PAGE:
Support the Center for Swedenborgian Studies
Dear CSS Friends, December 2, 2022
Your generous support allows us to carry on a legacy of Swedenborgian thought, theology, and practice that impacts our world in diverse ways. In my first year as Dean of CSS I have been reflecting on the impact of Helen Keller in particular, as an example of this legacy.
In 1904 Helen Keller became the first deafblind person to earn a college degree, graduating from Radcliffe College cum laude. A year earlier she published a short work on Optimism in which she elaborated the ways her studies were opening her mind and her world. Reading the great philosophers and mystics from history enlivened ideas introduced to her in the writings of Emanuel Swedenborg, ideas about the limits of the body’s physical senses of sight and hearing and the ability of the eyes and ears of the soul to sense a truer reality. Her studies also confirmed the nearness of the Divine, that God was not in some distant or future heaven, but in the natural world, in the people around her, and in her own internal person. In short, her studies had made her an optimist. “I do live in a beautiful dream; but that dream is the actual, the present,-not cold, but warm; not bare, but furnished with a thousand blessings.” True optimism, for Keller, was not a naive passivity, but a compulsion to a life of activism, a belief that people can make a difference to the suffering of others. This optimism proved to be more than the passing enthusiasm of a young college student. On the contrary, she would go on to live a long life of service to the poor, the oppressed, and the disabled, inspiring those who encountered her presence and her words around the globe.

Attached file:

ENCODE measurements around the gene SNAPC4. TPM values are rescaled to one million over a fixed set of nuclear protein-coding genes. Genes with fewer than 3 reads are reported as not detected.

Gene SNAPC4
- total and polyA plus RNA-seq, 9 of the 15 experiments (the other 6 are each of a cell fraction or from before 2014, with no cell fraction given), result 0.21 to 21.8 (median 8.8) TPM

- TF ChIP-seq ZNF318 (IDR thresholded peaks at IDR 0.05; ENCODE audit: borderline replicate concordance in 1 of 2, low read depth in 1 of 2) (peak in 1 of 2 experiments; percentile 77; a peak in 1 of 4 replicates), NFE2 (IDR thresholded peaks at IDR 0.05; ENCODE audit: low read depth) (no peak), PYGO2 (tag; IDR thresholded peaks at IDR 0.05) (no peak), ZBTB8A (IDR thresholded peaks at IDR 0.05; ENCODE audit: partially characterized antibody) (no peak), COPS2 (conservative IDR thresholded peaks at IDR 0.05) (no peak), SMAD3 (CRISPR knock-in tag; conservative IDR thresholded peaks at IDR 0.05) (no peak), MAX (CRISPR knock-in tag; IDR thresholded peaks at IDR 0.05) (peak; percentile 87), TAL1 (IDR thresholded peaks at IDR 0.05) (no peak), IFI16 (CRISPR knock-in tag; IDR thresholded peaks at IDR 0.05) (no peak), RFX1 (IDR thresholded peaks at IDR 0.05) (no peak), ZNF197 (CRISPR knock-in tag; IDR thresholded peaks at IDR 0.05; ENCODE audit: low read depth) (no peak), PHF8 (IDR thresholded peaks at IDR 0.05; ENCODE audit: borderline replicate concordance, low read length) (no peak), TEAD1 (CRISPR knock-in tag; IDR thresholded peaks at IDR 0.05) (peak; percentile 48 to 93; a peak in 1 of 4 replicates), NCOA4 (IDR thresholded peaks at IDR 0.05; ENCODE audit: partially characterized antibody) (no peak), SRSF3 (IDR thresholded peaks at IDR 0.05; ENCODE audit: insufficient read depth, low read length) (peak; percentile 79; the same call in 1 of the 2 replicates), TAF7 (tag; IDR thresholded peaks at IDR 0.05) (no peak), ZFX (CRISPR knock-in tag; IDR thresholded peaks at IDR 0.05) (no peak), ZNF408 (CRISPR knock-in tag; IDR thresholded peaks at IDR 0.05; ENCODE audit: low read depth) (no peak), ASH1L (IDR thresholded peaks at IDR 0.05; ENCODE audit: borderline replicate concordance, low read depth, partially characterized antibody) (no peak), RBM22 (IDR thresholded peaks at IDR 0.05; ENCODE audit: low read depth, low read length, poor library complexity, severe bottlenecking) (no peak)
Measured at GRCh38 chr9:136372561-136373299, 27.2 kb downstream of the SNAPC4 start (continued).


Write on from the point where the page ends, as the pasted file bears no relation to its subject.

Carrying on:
The Center for Swedenborgian Studies endeavors to live into the same kind of optimism described by Keller from her days of active learning. Having the time and space to encounter the great ideas of our faith traditions and the philosophies of our ancestors can inspire a life of active service, a usefulness from wisdom and love. And like Keller, our students are encouraged, not only to investigate the richness in their assigned reading material, but to investigate and develop their internal senses, to connect their spiritual world and the world around them, discovering a web of corresponding connections that will inform their work going forward. We invite you to continue supporting their journeys.
Our focus this year and in the years to come is on growing our scholarship support for students, so that rather than being loaded down with debt upon graduation, they can be set free to fulfil their calling in the world. Will you join us in this effort by making a generous gift to CSS today?
Rebecca K. Esterson, Ph.D.
Rebecca K. Esterson, Ph.D.
Dean, Center for Swedenborgian Studies
Associate Professor of Sacred Texts and Traditions
Dorothea Harvey Professor of Swedenborgian Studies